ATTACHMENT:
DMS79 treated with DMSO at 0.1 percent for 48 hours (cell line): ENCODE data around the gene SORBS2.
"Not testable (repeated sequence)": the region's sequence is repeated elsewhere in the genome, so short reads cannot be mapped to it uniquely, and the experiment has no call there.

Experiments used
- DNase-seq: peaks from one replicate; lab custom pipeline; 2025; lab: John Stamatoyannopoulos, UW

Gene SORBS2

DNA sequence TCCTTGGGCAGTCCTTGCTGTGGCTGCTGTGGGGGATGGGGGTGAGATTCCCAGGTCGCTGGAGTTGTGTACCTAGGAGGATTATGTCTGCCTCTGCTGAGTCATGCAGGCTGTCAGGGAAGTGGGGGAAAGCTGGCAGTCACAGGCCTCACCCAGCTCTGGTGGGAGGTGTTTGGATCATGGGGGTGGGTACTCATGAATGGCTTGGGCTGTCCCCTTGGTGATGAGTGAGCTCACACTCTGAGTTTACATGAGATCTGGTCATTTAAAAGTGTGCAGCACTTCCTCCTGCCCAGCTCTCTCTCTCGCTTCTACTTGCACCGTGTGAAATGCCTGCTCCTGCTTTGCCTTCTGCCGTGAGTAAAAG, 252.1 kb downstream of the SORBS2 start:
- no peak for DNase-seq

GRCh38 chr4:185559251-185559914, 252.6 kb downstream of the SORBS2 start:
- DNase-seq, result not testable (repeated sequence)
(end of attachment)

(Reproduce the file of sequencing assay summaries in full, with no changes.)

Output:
DMS79 treated with DMSO at 0.1 percent for 48 hours (cell line): ENCODE data around the gene SORBS2.
"Not testable (repeated sequence)": the region's sequence is repeated elsewhere in the genome, so short reads cannot be mapped to it uniquely, and the experiment has no call there.

Experiments used
- DNase-seq: peaks from one replicate; lab custom pipeline; 2025; lab: John Stamatoyannopoulos, UW

Gene SORBS2

DNA sequence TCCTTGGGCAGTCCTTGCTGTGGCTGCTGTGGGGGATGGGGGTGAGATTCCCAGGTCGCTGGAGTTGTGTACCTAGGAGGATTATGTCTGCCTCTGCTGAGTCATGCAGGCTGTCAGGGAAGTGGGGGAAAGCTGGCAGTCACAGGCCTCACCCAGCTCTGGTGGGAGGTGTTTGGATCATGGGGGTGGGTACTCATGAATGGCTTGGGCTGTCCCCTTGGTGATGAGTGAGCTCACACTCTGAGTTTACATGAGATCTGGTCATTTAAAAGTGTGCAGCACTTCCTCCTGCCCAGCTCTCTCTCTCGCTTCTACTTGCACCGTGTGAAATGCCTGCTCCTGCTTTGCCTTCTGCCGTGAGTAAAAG, 252.1 kb downstream of the SORBS2 start:
- no peak for DNase-seq

GRCh38 chr4:185559251-185559914, 252.6 kb downstream of the SORBS2 start:
- DNase-seq, result not testable (repeated sequence)